Missing People posters in London brought to life with technology

The Missing People charity is converting standard photos released by families into 3D images complete with smiling faces on billboards across London.

Behavioral scientists say the changes make it more likely passers-by will engage and come forward to report sightings.

The new-look posters will appear at Canary Wharf and the two Westfield shopping centers in White City and Stratford from Wednesday.

After a decade of the old format, perhaps the most noticeable difference is the absence of the word “missing” which has been replaced with a more active phrase “help find”.

According to researchers, the public will engage when presented with a clear call to action.

Some 70,000 children and young people are reported missing every year in the UK

Alexander Sloley, 16, who vanished in 2008 from Islington, north London is one of the first to feature.

Billboard with Alexander Sloley, 16, at Westfield

/ PA

Another Leah Croucher, 19, went missing in Milton Keynes in 2019. Finn Layland-Stratfield, 17, of Tintagel, Cornwall hasn’t been seen since 2017.

Claire Croucher, Leah’s mother, said: “Seeing Leah’s face move and smile on these amazing new posters is wonderful and gives us renewed hope that Leah – and other missing people like her – will be reunited with their families.”

The new posters were unveiled to mark Missing Children’s Day and the format will be used by the charity for all posters moving forward.

They also include a QR code to encourage passers-by to tap into social media and spread the word among their networks.

The academic research on which the new posters are based was compiled by behavioral research experts Influence at Work, led by Steve Martin, faculty director of behavioral science at Columbia University’s Graduate Business School.

Behavioral science consultant Anita Braga said: “Very often people do want to act, but they feel like they don’t have the means to, they feel a bit overwhelmed by the situation maybe, and so we’re telling them ‘help us’ find rather than ‘missing’.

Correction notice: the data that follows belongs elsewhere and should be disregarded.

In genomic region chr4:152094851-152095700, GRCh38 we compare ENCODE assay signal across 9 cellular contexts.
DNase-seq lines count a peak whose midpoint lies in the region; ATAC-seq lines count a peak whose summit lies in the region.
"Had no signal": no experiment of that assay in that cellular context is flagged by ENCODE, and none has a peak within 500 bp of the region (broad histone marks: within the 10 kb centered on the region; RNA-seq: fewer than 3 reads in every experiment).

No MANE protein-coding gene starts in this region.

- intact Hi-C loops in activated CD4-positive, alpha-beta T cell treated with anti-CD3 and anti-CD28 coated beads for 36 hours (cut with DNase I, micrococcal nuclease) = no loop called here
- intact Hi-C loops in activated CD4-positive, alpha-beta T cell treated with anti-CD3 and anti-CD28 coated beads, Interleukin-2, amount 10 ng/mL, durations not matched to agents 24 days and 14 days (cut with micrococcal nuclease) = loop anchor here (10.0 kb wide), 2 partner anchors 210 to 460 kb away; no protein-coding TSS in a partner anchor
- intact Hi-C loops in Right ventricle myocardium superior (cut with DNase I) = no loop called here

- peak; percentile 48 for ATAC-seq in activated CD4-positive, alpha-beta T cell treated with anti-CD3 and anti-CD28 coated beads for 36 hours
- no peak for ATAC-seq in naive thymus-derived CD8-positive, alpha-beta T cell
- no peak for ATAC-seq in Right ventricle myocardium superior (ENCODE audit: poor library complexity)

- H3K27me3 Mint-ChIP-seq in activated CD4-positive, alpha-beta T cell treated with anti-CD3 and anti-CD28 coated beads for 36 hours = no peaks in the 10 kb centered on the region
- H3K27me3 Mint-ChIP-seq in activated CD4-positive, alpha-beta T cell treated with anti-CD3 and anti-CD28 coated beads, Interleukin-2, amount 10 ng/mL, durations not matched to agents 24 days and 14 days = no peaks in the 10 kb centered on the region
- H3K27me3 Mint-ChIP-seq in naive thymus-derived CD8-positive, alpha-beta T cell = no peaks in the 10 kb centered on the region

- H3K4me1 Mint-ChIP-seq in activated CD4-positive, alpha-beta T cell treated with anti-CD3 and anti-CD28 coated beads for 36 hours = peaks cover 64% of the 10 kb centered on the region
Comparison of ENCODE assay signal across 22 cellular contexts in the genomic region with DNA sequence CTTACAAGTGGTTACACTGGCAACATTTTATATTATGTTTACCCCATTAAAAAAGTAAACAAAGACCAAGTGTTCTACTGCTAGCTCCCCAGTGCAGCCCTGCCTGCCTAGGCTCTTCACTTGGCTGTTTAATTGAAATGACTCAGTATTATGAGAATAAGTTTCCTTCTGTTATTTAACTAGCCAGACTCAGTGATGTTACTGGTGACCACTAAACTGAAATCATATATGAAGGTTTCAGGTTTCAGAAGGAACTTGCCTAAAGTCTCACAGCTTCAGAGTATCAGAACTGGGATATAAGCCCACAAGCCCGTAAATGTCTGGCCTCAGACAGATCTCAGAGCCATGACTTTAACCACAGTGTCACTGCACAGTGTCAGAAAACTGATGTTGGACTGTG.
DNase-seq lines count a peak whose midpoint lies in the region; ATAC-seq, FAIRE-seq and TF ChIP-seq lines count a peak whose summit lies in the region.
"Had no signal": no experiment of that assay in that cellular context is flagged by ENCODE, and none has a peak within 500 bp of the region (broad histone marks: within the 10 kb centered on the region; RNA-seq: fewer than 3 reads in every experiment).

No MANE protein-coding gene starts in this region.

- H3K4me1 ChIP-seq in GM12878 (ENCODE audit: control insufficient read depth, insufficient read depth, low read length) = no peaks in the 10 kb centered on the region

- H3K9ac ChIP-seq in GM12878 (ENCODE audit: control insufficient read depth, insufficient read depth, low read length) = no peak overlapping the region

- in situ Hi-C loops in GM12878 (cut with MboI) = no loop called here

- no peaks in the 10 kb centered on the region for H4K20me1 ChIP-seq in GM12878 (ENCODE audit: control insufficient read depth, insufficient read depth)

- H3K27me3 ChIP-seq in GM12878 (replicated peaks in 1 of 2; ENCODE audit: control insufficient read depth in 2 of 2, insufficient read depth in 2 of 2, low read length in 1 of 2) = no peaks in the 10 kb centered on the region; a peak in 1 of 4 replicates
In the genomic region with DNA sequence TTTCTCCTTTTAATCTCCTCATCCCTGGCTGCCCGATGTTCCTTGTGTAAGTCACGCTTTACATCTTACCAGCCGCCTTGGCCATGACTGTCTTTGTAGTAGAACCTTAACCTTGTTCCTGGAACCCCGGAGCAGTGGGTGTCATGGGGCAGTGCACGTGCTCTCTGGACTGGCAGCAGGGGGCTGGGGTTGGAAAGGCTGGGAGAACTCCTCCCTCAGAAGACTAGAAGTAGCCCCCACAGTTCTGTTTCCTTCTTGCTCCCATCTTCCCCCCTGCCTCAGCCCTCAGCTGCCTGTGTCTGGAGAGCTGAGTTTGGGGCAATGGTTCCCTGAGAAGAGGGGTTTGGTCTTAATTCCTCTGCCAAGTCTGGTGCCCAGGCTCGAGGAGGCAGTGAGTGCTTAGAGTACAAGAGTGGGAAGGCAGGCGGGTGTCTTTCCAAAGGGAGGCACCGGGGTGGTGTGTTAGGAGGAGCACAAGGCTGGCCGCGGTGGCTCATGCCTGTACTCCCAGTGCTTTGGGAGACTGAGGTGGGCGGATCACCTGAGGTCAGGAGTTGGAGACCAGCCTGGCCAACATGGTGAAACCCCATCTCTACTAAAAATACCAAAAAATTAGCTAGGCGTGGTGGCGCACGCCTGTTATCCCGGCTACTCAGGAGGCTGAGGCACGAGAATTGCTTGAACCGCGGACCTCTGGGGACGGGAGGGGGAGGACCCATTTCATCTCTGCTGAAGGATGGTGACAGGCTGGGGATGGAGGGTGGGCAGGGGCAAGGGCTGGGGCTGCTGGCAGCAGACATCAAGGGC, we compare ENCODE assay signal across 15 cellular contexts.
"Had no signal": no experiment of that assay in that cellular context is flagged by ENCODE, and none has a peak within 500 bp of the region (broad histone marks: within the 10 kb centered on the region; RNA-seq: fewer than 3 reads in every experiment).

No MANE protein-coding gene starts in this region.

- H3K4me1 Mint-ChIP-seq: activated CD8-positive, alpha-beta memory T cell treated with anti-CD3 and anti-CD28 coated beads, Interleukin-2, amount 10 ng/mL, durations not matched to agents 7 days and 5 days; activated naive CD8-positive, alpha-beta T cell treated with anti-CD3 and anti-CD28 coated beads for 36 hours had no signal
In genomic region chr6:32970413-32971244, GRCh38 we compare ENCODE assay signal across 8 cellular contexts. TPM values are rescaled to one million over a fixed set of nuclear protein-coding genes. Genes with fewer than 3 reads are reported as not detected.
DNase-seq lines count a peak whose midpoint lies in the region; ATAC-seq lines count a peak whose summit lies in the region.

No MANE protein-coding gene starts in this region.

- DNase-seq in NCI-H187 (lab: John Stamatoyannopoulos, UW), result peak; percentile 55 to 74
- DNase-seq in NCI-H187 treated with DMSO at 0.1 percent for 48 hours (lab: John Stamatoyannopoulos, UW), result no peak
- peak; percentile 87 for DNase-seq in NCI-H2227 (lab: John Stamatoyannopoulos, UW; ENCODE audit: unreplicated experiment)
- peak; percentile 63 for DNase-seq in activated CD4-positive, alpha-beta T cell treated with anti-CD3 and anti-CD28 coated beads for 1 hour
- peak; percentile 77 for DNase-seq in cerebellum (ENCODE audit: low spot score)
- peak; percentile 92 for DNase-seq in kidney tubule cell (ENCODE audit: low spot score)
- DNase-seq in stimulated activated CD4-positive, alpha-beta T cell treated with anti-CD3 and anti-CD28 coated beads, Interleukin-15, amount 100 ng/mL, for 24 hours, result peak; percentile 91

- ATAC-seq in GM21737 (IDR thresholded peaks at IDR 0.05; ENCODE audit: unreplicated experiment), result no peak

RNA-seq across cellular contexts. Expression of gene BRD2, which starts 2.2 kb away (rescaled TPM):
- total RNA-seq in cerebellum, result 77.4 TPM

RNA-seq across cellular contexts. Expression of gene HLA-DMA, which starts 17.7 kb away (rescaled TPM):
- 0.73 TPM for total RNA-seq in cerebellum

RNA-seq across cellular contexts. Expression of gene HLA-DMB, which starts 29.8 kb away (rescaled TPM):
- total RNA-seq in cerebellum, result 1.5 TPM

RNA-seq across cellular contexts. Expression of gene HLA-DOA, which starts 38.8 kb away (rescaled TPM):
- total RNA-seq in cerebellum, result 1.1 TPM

“Giving a clear call to action is a way to make them feel empowered and also feel empathy towards the person they’re looking for.

“And then the second thing is the image – we really worked on improving the image clarity and to give the feeling that there is actually a person behind that picture.”

Jo Youle, chief executive of Missing People, said: “When it is appropriate to publicize someone’s disappearance, our appeals are a hugely important way to reach the public, to help find children.

“By embracing innovation, we hope the new appeals will have an even greater impact and lead to those featured being found safely.”

The photos used on the posters were initially enhanced by Engine Creative in collaboration with Untold Studios using machine learning software, then animated using pioneering AI technology developed by D-ID.

Rachel Maclean, minister for safeguarding, said: “It is a tragedy for any child to go missing, and sadly it is often the most vulnerable.

“My priority is to keep everyone safe. That is why we are working with the National Police Chief’s Council, National Crime Agency and across Government to improve the response of frontline services, and to reduce the risk posed to those who sadly do go missing.

“This revolutionary technology is an incredibly powerful and impactful way of ensuring that the faces of those who are missing are seen by all, and will help increase the chances of those missing being found and returned home safely.”

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